With rarity being a function of exclusivity, it is argued by some (including Daniel Craig) that the most desirable Bond car is not an Aston Martin, Bentley, Lotus or other British (or German) marque, but, in fact, a Japanese sports car - the Toyota 2000GT.
Toyota 700 advertisement (c.1964)
As Japan rebuilt its industrial base following the Second World War, the country developed a reputation for designing small, practical, inexpensive yet reliable vehicles, whilst serious sports car production was dominated by Europe and the United States. A turning point arrived in December 1964, when Toyota and Yamaha agreed to collaborate on a project to produce a car that would compete with the Jaguar E-Type and the recently introduced Porsche 911.
Toyota 2000GT unveiled (1965)
The result of the ambitious project was a sports car that achieved its objective. Whilst it may have taken styling cues from the Jaguar E-Type and Corvette Stingray, here was a vehicle that outdid both on performance and build quality. It certainly had sex appeal, but the challenge was brand image. When the car debuted at the 1965 Tokyo Motor Show, its price exceeded the E-Type and 911, but its badge didn't carry the same level of prestige, and consequently demand did not meet expectations. The snug interior and low roofline further limited the market, as it created driving problems for those who were not slim and under 5'10" tall.
Bond co-stars Toyota 2000GT and Akiko "Aki" Wakabayashi
In 1967, the status of both the 2000GT and the Toyota brand were elevated when the model was cast for the role of Bond Car in the 007 movie "You Only Live Twice". The film's director, Lewis Gilbert, had intended to use a Chevrolet Camaro for the car-chase scene, but his friend Sachio Fukuzawa, a factory racing driver for Toyota, convinced him that a Japanese car should be used for a film taking place in Japan.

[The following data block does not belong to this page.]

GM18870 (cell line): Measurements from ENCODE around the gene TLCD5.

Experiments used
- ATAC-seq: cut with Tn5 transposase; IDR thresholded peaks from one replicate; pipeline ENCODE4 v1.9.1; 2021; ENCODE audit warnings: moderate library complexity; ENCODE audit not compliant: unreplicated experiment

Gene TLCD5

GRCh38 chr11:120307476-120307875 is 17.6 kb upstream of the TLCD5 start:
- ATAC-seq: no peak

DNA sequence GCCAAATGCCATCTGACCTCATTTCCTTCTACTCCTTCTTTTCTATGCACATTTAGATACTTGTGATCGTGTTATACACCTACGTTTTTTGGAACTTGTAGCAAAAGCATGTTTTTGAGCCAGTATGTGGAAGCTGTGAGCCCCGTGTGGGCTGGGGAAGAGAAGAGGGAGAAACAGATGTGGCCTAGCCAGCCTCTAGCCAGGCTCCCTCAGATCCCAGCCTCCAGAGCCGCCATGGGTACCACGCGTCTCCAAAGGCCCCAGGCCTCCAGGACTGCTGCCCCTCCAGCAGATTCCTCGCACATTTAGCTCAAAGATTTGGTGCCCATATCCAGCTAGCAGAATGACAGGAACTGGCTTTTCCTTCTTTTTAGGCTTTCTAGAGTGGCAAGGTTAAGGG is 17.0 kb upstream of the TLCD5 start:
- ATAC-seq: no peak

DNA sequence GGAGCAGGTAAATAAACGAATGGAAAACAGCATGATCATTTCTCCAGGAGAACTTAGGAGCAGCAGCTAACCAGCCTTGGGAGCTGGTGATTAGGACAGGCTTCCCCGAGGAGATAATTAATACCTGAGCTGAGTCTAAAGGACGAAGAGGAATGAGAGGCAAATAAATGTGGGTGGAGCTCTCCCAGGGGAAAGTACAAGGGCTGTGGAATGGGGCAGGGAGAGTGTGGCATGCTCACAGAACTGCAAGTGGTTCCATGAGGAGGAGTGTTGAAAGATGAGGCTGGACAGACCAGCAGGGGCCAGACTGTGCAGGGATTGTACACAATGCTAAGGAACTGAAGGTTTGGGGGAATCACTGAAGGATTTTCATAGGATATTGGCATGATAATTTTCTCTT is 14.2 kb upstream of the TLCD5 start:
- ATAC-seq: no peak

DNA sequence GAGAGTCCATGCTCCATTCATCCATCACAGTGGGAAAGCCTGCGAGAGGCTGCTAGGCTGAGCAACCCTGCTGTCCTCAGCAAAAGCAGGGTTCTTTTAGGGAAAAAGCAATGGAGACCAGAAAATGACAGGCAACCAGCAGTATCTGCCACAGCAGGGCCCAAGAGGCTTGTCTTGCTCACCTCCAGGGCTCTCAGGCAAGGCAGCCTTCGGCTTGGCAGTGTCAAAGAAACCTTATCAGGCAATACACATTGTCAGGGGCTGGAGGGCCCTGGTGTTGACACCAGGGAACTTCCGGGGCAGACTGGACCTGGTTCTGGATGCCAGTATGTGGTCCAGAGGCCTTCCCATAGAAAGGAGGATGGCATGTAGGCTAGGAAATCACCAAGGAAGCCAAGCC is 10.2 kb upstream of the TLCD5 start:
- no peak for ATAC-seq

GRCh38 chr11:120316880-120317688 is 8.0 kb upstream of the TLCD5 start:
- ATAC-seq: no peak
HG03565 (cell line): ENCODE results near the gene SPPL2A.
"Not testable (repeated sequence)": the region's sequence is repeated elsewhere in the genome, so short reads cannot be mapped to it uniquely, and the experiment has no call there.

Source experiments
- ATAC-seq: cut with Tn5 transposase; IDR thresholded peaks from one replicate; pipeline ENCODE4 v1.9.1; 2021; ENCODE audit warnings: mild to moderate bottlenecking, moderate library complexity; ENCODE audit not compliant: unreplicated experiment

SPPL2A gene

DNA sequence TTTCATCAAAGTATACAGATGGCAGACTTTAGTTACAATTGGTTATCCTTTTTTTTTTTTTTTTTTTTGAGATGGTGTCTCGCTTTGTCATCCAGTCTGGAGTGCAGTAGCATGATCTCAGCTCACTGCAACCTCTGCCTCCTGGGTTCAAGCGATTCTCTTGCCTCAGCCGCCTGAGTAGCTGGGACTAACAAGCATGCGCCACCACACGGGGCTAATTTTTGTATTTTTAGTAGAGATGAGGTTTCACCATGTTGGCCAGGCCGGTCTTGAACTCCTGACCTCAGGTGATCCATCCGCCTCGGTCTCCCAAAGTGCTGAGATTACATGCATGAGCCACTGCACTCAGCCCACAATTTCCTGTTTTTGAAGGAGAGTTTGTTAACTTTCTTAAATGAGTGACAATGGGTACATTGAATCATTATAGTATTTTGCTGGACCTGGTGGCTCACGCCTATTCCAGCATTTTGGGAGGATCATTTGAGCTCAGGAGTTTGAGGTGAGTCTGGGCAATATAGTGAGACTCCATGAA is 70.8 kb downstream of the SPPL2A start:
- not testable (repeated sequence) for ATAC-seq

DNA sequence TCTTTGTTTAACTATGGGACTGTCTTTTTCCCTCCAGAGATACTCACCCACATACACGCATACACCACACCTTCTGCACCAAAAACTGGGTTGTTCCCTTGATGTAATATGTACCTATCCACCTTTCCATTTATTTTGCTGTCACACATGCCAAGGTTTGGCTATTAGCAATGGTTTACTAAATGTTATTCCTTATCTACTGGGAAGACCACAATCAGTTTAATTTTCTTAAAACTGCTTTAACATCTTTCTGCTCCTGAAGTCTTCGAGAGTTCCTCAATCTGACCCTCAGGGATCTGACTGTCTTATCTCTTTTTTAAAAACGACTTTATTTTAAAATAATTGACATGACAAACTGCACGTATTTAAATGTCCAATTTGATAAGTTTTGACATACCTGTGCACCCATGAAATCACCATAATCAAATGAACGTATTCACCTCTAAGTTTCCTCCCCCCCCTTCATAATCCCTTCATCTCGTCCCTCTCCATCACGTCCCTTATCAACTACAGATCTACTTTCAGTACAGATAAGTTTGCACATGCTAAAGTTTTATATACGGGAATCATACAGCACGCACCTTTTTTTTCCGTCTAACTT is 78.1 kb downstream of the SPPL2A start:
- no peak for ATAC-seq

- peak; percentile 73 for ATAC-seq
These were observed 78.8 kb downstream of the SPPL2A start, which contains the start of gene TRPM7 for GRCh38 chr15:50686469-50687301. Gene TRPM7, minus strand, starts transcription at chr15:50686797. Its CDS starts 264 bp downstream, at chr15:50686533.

Sean Connery meets the 2000GT in You Only Live Twice (1967)
The inspired decision to replace the Camaro with the 2000GT was made, but the cramped cockpit of the coupé couldn't accommodate Sean Connery's height and build, so a quick decision was made to remove the roof. Within two weeks, Toyota had made two open-top versions of the model for the film - the only pair to have been officially created from the total production of 351 cars built between 1967 and 1970.
Connery fits neatly into the customised Toyota
Thankfully, the removal of the roof of the 2000GT allowed Bond to make a quick and stylish getaway in the film, and in true Bond Car tradition, the vehicle was further enhanced with a number of gadgets to improve his chances of escaping those in pursuit.
What is a Bond Car without gadgetry?
Courtesy of another Japanese industrial giant, Sony, the Toyota was installed with a CCTV, a VCR, cameras behind the front number plate, two-way radios, voice-controlled tape recorder and an audio system, all neatly stowed behind the glove compartment's Rosewood door - finished by Yamaha's master piano craftsmen.
Most Japanese cars from the era have been long scrapped
Toyota, Yamaha and Sony produced a vehicle that could outrun and outwit Bond villains with ease. Although the 2000GT was marginally more expensive than a Jaguar E-Type at the time, it would've been a wise long-term investment, with prices now running at 10 times those of equivalent E-Types. So if you have a spare £1m lying around and would like to treat yourself to one of these iconic vehicles, then why not do it... after all, you only live twice.